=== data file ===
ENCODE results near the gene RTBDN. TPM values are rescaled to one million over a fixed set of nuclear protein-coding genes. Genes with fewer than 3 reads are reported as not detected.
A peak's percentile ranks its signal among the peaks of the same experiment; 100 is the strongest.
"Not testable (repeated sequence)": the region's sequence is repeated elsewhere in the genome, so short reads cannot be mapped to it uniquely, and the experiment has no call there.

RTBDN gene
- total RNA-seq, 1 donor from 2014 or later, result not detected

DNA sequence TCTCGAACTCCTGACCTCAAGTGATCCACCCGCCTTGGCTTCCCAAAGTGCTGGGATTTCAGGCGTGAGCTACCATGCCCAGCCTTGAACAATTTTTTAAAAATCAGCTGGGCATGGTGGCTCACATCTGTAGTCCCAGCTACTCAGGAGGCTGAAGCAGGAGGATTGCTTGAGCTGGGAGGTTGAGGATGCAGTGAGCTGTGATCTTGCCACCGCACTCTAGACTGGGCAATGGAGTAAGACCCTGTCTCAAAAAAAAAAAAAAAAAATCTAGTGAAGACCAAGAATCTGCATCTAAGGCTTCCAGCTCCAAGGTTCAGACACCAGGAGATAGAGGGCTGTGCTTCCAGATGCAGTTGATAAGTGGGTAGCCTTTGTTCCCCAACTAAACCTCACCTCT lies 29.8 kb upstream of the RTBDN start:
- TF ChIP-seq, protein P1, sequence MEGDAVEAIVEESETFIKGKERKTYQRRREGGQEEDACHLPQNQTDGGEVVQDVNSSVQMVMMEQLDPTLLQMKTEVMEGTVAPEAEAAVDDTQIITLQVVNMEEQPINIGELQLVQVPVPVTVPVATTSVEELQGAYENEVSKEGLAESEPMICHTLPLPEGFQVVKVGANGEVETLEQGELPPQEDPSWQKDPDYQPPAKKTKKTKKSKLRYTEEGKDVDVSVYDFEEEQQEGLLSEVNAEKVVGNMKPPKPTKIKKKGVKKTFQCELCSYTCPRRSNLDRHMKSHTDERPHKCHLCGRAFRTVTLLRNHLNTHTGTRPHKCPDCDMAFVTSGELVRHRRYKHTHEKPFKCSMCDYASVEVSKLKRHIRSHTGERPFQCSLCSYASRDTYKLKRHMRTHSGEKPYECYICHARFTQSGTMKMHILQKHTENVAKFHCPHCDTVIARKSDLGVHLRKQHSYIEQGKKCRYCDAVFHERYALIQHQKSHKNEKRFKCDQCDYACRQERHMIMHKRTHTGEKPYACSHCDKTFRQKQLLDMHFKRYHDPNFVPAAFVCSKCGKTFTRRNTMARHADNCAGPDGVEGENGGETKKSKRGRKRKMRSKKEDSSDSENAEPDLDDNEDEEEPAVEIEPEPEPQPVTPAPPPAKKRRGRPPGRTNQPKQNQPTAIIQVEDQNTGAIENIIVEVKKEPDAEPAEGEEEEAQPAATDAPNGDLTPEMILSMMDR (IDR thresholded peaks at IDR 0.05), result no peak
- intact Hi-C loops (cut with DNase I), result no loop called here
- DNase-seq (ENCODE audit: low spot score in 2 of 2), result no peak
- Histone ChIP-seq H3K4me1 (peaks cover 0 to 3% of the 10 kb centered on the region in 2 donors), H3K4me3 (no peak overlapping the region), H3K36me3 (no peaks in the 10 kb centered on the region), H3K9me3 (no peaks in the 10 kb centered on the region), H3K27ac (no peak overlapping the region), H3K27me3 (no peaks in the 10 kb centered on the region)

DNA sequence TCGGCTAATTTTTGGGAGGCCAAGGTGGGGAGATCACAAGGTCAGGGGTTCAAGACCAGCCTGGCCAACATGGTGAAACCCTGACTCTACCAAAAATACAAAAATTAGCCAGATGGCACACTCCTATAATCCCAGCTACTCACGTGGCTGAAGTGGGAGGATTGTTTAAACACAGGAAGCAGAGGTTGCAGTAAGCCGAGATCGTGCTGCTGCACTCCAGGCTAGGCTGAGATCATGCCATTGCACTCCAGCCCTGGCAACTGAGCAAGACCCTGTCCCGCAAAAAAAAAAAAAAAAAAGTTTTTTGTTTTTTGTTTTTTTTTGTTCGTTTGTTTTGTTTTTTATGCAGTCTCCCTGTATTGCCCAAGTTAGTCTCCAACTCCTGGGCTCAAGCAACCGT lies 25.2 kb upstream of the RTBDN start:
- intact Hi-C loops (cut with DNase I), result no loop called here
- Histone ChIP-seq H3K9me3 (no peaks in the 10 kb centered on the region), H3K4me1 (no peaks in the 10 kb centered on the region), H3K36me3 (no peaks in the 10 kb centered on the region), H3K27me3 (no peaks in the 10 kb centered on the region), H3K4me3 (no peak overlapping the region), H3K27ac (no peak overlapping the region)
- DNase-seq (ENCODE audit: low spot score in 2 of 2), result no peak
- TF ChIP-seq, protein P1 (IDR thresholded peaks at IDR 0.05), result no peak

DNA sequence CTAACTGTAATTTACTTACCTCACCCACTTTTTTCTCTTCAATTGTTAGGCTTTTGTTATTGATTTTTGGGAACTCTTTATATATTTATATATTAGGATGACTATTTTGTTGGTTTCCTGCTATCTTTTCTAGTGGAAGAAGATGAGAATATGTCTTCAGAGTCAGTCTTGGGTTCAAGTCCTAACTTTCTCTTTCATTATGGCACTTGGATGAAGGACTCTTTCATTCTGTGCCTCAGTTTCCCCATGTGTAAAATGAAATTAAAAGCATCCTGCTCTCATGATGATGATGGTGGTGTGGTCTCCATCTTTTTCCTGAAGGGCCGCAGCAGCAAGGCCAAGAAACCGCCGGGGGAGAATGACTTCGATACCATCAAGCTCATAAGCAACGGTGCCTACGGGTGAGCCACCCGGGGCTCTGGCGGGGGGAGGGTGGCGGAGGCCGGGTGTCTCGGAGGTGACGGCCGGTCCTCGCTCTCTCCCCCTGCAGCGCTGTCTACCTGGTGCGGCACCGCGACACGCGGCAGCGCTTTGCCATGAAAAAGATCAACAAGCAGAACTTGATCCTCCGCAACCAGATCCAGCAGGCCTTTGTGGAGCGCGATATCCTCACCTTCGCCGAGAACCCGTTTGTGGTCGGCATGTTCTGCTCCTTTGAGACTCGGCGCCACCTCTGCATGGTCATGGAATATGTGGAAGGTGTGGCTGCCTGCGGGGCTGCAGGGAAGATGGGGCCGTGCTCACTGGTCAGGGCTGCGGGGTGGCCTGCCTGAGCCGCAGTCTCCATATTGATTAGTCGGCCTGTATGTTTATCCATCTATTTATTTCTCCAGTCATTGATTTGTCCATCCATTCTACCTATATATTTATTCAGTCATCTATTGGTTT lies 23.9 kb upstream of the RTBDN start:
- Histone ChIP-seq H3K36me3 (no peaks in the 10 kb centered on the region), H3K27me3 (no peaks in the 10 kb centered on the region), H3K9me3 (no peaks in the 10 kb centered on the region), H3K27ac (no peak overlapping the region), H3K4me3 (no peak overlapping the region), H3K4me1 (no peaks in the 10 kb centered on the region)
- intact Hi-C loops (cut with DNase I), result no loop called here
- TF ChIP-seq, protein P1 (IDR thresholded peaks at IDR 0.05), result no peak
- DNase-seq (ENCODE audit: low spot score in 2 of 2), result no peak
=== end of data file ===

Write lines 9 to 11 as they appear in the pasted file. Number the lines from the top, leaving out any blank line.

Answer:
- DNase-seq (ENCODE audit: low spot score in 2 of 2), result no peak
- Histone ChIP-seq H3K4me1 (peaks cover 0 to 3% of the 10 kb centered on the region in 2 donors), H3K4me3 (no peak overlapping the region), H3K36me3 (no peaks in the 10 kb centered on the region), H3K9me3 (no peaks in the 10 kb centered on the region), H3K27ac (no peak overlapping the region), H3K27me3 (no peaks in the 10 kb centered on the region)

DNA sequence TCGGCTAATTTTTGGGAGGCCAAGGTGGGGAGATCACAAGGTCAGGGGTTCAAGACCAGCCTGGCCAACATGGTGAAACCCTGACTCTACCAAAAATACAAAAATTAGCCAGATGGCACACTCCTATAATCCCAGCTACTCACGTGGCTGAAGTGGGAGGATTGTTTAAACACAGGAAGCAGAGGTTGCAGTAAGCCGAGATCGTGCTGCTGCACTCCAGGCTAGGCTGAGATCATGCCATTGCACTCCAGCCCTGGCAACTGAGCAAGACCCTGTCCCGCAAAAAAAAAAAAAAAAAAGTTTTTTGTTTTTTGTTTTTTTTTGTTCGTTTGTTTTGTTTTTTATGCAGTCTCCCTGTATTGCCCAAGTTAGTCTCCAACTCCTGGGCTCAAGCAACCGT lies 25.2 kb upstream of the RTBDN start: